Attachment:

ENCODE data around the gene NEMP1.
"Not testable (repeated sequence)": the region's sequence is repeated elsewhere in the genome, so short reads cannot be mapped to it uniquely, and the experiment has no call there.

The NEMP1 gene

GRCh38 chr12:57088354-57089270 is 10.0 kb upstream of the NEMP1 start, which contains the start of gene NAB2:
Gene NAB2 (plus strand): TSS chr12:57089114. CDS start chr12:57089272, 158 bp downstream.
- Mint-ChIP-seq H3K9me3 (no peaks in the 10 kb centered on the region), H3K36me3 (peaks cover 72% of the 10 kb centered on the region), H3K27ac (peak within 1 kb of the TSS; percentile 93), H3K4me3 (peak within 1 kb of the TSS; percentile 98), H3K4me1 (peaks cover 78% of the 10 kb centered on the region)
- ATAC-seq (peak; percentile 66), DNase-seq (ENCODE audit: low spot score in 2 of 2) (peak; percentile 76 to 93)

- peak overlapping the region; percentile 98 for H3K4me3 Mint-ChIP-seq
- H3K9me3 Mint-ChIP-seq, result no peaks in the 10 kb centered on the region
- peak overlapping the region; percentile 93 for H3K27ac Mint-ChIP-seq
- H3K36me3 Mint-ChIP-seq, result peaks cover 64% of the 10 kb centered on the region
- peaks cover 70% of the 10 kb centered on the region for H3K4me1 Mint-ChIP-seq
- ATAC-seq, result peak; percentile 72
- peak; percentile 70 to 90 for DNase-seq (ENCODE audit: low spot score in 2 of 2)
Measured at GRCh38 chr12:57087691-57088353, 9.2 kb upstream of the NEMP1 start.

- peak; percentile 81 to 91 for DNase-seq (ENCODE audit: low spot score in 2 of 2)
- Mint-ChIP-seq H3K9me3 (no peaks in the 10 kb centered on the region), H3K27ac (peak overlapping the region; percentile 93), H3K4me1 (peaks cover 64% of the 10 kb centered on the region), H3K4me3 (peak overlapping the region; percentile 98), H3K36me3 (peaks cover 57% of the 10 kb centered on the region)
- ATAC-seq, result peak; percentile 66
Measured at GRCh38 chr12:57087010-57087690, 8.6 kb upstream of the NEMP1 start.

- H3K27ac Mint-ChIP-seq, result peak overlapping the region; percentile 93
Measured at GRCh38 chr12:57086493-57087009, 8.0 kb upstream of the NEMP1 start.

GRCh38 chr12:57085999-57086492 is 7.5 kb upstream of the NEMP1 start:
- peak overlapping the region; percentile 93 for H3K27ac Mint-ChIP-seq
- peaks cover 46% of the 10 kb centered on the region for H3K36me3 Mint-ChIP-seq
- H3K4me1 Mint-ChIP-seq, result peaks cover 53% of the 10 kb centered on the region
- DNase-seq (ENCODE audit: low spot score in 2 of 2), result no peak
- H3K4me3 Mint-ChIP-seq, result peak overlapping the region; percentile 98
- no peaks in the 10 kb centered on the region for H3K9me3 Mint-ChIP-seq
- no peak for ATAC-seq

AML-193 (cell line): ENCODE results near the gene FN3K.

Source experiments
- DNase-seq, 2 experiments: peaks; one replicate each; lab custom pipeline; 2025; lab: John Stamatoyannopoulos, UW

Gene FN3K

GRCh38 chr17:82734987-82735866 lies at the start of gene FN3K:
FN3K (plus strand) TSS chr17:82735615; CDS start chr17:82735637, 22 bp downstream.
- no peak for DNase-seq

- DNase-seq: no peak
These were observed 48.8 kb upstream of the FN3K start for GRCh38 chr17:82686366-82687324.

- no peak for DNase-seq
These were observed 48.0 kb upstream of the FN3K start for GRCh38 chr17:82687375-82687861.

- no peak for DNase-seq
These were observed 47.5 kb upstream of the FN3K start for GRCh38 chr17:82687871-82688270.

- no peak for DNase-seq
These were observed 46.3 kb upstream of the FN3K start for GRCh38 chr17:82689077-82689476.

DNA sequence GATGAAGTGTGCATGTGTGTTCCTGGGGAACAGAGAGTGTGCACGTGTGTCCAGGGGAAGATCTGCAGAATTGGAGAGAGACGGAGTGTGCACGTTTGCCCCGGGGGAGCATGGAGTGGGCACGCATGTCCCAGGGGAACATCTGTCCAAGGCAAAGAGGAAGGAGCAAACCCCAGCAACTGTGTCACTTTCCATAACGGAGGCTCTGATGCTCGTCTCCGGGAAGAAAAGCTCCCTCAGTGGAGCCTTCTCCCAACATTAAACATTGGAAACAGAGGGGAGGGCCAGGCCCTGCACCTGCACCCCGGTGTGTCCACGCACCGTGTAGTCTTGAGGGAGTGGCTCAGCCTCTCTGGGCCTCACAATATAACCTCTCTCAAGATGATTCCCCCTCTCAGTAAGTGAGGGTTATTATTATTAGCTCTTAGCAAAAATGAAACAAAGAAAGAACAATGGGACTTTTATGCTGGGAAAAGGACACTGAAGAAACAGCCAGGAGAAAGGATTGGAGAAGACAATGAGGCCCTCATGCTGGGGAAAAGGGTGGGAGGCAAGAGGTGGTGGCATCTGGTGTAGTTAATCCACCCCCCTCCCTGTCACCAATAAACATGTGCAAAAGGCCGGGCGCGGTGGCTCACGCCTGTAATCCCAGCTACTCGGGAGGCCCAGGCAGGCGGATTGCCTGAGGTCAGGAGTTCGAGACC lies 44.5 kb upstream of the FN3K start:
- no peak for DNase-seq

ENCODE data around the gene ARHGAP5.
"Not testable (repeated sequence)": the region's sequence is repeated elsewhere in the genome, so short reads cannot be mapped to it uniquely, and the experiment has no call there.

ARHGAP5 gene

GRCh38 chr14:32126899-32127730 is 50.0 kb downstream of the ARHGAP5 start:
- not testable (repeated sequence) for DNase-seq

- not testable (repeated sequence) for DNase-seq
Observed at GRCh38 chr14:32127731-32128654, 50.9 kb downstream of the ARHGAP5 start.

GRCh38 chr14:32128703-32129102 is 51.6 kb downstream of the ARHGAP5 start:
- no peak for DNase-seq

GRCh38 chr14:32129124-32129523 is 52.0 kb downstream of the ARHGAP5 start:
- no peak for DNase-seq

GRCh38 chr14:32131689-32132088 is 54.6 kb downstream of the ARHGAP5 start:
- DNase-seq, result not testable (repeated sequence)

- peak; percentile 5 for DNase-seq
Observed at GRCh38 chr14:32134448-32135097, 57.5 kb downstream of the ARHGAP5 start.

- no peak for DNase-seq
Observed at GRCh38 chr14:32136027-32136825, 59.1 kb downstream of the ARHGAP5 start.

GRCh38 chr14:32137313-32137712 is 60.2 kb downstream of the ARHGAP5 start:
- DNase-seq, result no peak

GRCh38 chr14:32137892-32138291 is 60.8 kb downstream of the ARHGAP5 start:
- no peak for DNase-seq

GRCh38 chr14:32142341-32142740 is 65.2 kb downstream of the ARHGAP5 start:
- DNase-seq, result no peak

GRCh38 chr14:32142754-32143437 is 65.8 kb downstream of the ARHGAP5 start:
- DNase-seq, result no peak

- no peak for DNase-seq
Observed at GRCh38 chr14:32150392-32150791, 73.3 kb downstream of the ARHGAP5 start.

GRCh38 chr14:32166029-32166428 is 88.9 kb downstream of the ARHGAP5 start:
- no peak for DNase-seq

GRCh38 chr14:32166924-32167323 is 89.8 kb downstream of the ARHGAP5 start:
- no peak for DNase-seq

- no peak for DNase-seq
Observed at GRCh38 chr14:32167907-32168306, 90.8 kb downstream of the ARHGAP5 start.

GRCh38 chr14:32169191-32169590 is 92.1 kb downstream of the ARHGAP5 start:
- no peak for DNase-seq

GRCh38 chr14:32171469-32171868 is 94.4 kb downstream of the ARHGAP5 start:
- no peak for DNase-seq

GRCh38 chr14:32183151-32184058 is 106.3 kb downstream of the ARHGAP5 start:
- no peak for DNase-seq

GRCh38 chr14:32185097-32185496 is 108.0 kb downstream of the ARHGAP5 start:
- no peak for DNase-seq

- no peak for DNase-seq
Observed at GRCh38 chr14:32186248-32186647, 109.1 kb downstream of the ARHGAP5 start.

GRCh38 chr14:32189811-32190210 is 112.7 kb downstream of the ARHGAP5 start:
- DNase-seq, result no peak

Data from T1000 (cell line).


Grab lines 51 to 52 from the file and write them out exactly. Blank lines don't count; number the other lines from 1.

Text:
- not testable (repeated sequence) for DNase-seq

- not testable (repeated sequence) for DNase-seq